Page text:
Volume 16 • Issue 46 | April 9 - 15, 2004



Letters to the editor

Site 5C should be for the public

To The Editor:
Re “Tribeca tower draws united opposition for divided reasons (news article, April 2 – 8) and “Resnick’s 5C plan is wrong for this site” (editorial, April 2 –8):

Everyone is missing the point on 5C! How would you feel if the government told you to vacate your building so that your entire block can be torn down for some urban renewal plan? (You would be compensated and the future use of the block might contain such things as educational and affordable housing components.) But instead, the city land-banked your block for 44 years and then sold your property directly to a private developer to build a 45-story luxury apartment house? Well, the public purpose of clearing “blighted areas” under Urban Renewal without following the plan may have been legal and constitutional; but it stinks to high hell.

Instead of the Bloomberg administration getting this one-time revenue bump from the sale, the land should go up to public auction with restrictive covenants limiting the height with a 45,000-square-foot community facility. Sure, the city may get less for next year’s budget, but then again, the city probably got two-thirds of the Title 1 condemnation funds from Washington anyway.

The citizens of New York already paid for this land and evicted everyone there so that the land could be used for a better purpose. I am hoping that the community board and local elected officials take the urban renewal plan in spirit and remember those who were evicted from their buildings. The universal land use disposition resolution should have a restrictive declaration that gives the community a mid-rise building with a 45,000-square-foot community facility even if the sales price is lower than what the Economic Development Corp. anticipates.

Rick Landman
Rick Landman is a member of Community Board 1


Peacekeeping in Iraq

To The Editor:
I am writing in regards to an article published in your periodical entitled, “A Calmer Peace March on Madison Ave” by Mr. Keith Crandell (Talking Point, March 26 – April 1).  Throughout the campaign in Iraq and other parts of the Middle East, it seems I have been purposely confused and deceived by my sources of information to believe that the United States is conducting peacekeeping missions and attempting to remove an oppressive regime that has been found undeniably guilty in world opinion of both mass murder and creation of a weapons program that are in direct violation of United Nations sanctions.  I have recently become aware of sources in the media, namely your publication, Downtown Exress, that have revealed to me the fact that our mission in Iraq is less than noble, and unjustified.  The article by Mr. Crandell seems to condemn the United States intervention in the Middle East, and goes on to say that we have no purpose in that region. If this is true, however, why does Mr. Crandell go on to say the following, citing it as the key message of the protests in New York City on Saturday, March 20?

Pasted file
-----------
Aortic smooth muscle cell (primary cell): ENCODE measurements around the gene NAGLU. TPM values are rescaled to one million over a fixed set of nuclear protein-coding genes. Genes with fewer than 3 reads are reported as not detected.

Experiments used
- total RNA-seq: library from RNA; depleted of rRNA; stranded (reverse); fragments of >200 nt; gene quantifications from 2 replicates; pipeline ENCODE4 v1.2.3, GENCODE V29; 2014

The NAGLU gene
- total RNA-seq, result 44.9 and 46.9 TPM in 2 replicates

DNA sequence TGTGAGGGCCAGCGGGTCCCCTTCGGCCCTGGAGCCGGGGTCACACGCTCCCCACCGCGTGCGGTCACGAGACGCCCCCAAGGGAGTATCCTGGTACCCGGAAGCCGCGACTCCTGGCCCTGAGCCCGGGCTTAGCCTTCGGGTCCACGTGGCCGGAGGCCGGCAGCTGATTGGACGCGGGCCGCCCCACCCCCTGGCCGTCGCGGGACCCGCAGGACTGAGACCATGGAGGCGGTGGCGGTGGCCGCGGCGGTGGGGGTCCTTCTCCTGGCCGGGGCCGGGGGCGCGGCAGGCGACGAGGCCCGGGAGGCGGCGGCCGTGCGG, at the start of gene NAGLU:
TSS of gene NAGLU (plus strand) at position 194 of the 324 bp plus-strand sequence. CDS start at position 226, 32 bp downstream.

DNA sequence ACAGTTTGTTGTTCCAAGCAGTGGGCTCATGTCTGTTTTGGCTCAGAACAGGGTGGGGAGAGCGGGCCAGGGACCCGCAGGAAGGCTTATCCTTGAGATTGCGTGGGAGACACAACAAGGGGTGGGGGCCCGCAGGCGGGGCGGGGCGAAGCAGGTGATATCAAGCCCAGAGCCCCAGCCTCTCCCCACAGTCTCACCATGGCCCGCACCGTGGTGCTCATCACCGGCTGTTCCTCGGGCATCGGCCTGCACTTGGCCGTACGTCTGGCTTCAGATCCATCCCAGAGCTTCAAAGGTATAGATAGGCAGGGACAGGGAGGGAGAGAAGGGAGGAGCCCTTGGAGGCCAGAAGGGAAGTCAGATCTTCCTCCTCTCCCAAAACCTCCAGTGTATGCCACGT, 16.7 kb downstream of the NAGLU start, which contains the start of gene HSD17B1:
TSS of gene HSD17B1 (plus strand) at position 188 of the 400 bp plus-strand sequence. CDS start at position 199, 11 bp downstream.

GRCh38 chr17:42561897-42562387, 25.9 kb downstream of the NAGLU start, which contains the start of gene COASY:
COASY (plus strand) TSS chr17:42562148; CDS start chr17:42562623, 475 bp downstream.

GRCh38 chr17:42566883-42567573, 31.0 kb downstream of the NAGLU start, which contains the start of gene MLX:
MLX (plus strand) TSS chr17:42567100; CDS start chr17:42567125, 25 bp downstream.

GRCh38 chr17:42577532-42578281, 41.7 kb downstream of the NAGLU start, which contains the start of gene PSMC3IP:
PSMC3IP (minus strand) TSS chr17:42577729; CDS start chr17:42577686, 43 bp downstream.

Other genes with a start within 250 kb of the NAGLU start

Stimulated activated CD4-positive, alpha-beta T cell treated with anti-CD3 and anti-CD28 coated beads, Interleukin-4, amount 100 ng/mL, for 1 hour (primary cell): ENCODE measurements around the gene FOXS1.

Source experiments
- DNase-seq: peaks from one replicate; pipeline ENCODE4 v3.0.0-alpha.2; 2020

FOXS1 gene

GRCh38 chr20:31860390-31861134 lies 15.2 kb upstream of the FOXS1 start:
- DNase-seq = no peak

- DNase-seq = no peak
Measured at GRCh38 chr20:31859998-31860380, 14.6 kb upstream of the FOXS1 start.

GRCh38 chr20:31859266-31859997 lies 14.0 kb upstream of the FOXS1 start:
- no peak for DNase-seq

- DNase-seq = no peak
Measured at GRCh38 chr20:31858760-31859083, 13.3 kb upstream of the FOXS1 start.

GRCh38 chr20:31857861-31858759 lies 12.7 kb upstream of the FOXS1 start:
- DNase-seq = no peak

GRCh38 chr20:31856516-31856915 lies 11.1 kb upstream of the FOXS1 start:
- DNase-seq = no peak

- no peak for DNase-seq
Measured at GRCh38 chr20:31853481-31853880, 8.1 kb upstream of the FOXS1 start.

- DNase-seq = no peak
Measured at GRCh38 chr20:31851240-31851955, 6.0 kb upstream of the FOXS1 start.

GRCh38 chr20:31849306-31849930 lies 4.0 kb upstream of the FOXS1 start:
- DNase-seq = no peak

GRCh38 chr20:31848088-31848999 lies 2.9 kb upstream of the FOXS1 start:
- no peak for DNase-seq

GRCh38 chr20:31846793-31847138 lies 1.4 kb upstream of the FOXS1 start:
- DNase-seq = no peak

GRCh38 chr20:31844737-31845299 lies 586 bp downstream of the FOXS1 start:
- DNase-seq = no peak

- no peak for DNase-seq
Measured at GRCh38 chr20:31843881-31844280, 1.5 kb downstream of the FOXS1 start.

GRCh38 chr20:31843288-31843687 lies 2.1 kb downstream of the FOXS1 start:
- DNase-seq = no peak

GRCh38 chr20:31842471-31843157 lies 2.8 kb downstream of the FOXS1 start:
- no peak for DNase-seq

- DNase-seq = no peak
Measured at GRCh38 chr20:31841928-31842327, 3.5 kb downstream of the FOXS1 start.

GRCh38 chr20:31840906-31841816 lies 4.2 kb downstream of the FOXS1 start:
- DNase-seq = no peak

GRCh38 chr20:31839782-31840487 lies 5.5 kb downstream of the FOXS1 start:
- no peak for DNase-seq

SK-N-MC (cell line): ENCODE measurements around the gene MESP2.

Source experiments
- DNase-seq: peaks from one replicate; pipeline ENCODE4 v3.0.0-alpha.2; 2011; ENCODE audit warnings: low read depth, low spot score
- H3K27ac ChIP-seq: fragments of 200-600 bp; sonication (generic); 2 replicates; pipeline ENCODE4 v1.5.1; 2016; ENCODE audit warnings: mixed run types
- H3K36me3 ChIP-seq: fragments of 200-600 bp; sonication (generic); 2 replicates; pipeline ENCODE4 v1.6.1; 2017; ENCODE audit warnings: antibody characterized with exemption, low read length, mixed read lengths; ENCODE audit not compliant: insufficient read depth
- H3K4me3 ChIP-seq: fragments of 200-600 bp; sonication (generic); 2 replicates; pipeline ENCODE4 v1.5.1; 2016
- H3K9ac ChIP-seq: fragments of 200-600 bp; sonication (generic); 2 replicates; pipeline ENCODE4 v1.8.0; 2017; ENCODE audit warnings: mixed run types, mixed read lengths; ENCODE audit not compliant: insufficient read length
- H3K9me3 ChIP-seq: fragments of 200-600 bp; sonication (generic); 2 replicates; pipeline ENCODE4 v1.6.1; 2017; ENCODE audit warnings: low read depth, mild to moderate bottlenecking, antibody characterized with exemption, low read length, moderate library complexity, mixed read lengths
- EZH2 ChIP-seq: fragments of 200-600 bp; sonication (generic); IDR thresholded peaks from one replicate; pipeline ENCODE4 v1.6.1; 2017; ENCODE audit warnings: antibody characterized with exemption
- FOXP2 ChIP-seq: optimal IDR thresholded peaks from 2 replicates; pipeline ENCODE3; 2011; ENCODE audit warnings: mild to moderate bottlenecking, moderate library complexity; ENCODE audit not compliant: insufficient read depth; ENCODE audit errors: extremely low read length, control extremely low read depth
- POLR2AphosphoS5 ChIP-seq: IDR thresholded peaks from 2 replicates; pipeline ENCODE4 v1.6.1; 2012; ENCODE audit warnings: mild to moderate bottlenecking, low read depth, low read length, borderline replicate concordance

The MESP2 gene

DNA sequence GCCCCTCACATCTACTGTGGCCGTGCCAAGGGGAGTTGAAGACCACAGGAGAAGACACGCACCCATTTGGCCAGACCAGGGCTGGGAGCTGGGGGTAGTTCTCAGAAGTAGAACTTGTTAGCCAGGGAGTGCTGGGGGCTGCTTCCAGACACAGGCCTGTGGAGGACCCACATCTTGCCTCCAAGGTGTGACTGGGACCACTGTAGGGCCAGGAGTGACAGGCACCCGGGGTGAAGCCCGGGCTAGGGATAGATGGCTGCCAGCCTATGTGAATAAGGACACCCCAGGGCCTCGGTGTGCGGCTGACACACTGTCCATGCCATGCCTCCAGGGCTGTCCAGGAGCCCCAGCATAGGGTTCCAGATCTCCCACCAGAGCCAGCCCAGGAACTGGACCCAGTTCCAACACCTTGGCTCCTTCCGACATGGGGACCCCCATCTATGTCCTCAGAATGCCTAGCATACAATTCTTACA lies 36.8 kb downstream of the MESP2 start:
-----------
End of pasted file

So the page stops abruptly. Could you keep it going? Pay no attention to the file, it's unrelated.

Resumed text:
“Let it not appear that the day was one marked simply by clever messages. Underlying all the messages and chants and the blaring over loudspeakers were two deeply serious purposes: (1) to end the killing in Iraq and (2) by our large numbers make it clear that there was and is wide and continuing public support for peace. “

If Mr. Crandell is in support of peace, and is an avid supporter of the cessation of killing and senseless violence in Iraq, why then does he in other parts of his article contradict himself by saying that we should remove our forces from Iraq and other Middle Eastern regions?  As a member of the United States military, I have the utmost confidence in the leaders assigned to the region to execute their peacekeeping and enforcing mission with the utmost of discretion and skill, allowing no un-needed violence against innocents to take place, and most specifically to liberate a once enslaved people from the Baath party strongholds that continue to torture the Iraqi landscape with bombings and raids on Iraqi civilians and U.S. Military servicemen.  Furthermore, the anti-terrorist objectives of Operation Enduring Freedom and the Iraqi intervention seem to me to also indicate a strong dedication on the part of America to enforce peace and a cessation to needless killing of innocent civilians, killing that struck America profoundly on Sept. 11, 2001, and then more recently Spain on March 11, 2004.

I am deeply confused by Mr. Crandell’s arguments against U.S. military intervention. 

Timothy Mossholder
Midshipman, United States Naval Academy


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